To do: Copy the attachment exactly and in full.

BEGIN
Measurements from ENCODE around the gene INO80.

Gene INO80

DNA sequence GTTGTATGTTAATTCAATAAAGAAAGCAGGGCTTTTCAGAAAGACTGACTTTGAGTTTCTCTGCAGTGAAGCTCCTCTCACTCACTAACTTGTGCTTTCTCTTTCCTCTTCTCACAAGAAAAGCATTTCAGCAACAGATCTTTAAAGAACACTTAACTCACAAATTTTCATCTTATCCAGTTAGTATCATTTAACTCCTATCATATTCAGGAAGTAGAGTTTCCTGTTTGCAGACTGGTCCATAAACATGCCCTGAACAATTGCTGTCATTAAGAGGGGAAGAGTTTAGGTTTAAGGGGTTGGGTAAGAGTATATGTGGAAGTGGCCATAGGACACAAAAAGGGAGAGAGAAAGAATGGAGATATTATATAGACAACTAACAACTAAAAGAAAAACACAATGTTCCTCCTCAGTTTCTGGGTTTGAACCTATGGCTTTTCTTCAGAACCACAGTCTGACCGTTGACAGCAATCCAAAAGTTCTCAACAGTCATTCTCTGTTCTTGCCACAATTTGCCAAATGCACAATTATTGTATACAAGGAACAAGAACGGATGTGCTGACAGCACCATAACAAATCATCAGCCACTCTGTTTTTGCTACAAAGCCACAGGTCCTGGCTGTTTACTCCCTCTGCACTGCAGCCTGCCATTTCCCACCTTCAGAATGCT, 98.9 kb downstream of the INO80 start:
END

Measurements from ENCODE around the gene INO80.

Gene INO80

DNA sequence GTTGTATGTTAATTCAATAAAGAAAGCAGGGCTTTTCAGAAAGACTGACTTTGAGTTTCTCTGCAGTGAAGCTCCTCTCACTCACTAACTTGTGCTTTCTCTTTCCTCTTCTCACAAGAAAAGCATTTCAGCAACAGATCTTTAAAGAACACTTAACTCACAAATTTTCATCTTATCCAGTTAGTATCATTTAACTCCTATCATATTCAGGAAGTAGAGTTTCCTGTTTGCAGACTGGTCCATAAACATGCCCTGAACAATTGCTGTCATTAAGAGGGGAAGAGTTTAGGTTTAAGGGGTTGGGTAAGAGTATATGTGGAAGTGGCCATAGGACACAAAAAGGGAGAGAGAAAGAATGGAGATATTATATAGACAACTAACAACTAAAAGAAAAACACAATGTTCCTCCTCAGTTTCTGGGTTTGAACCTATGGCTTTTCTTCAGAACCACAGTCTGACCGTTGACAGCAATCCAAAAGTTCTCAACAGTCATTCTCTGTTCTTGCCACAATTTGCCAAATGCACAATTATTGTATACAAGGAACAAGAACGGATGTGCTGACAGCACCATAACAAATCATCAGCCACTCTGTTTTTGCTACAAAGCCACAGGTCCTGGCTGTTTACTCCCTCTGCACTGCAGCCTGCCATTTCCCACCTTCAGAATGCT, 98.9 kb downstream of the INO80 start: